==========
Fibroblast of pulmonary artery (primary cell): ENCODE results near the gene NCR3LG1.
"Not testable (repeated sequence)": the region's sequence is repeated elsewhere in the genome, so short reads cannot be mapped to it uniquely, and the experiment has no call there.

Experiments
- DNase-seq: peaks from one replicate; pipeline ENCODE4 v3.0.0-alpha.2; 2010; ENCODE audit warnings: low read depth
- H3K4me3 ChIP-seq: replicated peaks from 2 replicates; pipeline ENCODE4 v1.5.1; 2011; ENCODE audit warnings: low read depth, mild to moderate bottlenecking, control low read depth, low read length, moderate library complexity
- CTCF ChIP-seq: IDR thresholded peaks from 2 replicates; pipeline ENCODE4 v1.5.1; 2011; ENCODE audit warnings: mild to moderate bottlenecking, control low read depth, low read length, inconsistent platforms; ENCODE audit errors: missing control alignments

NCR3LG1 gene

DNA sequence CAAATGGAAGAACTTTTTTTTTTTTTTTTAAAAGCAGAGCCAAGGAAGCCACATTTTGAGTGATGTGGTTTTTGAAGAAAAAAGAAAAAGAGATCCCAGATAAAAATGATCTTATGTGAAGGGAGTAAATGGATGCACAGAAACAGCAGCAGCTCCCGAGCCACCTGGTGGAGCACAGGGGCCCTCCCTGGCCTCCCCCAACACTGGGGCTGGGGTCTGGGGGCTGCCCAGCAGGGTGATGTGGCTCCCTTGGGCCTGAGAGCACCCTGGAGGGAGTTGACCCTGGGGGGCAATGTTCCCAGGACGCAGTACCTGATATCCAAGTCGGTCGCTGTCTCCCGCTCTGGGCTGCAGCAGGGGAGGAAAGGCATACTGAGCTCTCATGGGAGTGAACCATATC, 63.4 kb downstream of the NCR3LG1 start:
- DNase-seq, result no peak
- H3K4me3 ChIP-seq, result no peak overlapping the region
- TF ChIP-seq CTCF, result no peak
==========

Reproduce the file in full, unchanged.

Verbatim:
Fibroblast of pulmonary artery (primary cell): ENCODE results near the gene NCR3LG1.
"Not testable (repeated sequence)": the region's sequence is repeated elsewhere in the genome, so short reads cannot be mapped to it uniquely, and the experiment has no call there.

Experiments
- DNase-seq: peaks from one replicate; pipeline ENCODE4 v3.0.0-alpha.2; 2010; ENCODE audit warnings: low read depth
- H3K4me3 ChIP-seq: replicated peaks from 2 replicates; pipeline ENCODE4 v1.5.1; 2011; ENCODE audit warnings: low read depth, mild to moderate bottlenecking, control low read depth, low read length, moderate library complexity
- CTCF ChIP-seq: IDR thresholded peaks from 2 replicates; pipeline ENCODE4 v1.5.1; 2011; ENCODE audit warnings: mild to moderate bottlenecking, control low read depth, low read length, inconsistent platforms; ENCODE audit errors: missing control alignments

NCR3LG1 gene

DNA sequence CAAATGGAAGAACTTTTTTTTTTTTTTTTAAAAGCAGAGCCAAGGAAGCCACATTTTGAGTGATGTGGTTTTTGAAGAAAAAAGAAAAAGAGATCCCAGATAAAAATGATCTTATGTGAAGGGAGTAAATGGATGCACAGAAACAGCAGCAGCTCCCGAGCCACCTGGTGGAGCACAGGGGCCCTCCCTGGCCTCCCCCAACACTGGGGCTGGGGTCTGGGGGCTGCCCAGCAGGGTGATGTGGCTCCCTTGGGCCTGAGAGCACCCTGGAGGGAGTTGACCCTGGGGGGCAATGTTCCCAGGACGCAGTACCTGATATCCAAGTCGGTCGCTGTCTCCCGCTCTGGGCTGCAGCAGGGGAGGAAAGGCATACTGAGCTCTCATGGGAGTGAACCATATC, 63.4 kb downstream of the NCR3LG1 start:
- DNase-seq, result no peak
- H3K4me3 ChIP-seq, result no peak overlapping the region
- TF ChIP-seq CTCF, result no peak